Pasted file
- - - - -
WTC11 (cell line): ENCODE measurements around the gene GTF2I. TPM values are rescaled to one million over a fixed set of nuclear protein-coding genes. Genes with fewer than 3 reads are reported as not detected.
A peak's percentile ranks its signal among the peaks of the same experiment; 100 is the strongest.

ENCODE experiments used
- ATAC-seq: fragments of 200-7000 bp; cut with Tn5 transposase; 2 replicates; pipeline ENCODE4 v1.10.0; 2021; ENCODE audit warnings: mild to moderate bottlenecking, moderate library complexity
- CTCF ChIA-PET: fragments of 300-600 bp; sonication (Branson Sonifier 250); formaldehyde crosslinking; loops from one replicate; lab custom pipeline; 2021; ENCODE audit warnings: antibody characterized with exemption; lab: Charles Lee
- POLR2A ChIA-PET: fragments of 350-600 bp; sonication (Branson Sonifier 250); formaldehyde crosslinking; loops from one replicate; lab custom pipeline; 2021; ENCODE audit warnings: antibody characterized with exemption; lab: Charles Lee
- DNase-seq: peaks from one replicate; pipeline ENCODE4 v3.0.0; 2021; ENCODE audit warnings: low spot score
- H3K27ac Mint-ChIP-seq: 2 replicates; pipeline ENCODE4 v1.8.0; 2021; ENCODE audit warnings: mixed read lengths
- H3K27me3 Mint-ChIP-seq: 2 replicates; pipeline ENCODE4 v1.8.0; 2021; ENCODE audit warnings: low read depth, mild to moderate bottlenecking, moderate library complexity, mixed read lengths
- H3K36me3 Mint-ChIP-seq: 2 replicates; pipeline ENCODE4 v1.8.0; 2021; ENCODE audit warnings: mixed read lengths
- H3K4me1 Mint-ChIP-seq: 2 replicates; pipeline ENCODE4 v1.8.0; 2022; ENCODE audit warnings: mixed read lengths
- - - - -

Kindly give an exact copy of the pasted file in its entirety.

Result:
WTC11 (cell line): ENCODE measurements around the gene GTF2I. TPM values are rescaled to one million over a fixed set of nuclear protein-coding genes. Genes with fewer than 3 reads are reported as not detected.
A peak's percentile ranks its signal among the peaks of the same experiment; 100 is the strongest.

ENCODE experiments used
- ATAC-seq: fragments of 200-7000 bp; cut with Tn5 transposase; 2 replicates; pipeline ENCODE4 v1.10.0; 2021; ENCODE audit warnings: mild to moderate bottlenecking, moderate library complexity
- CTCF ChIA-PET: fragments of 300-600 bp; sonication (Branson Sonifier 250); formaldehyde crosslinking; loops from one replicate; lab custom pipeline; 2021; ENCODE audit warnings: antibody characterized with exemption; lab: Charles Lee
- POLR2A ChIA-PET: fragments of 350-600 bp; sonication (Branson Sonifier 250); formaldehyde crosslinking; loops from one replicate; lab custom pipeline; 2021; ENCODE audit warnings: antibody characterized with exemption; lab: Charles Lee
- DNase-seq: peaks from one replicate; pipeline ENCODE4 v3.0.0; 2021; ENCODE audit warnings: low spot score
- H3K27ac Mint-ChIP-seq: 2 replicates; pipeline ENCODE4 v1.8.0; 2021; ENCODE audit warnings: mixed read lengths
- H3K27me3 Mint-ChIP-seq: 2 replicates; pipeline ENCODE4 v1.8.0; 2021; ENCODE audit warnings: low read depth, mild to moderate bottlenecking, moderate library complexity, mixed read lengths
- H3K36me3 Mint-ChIP-seq: 2 replicates; pipeline ENCODE4 v1.8.0; 2021; ENCODE audit warnings: mixed read lengths
- H3K4me1 Mint-ChIP-seq: 2 replicates; pipeline ENCODE4 v1.8.0; 2022; ENCODE audit warnings: mixed read lengths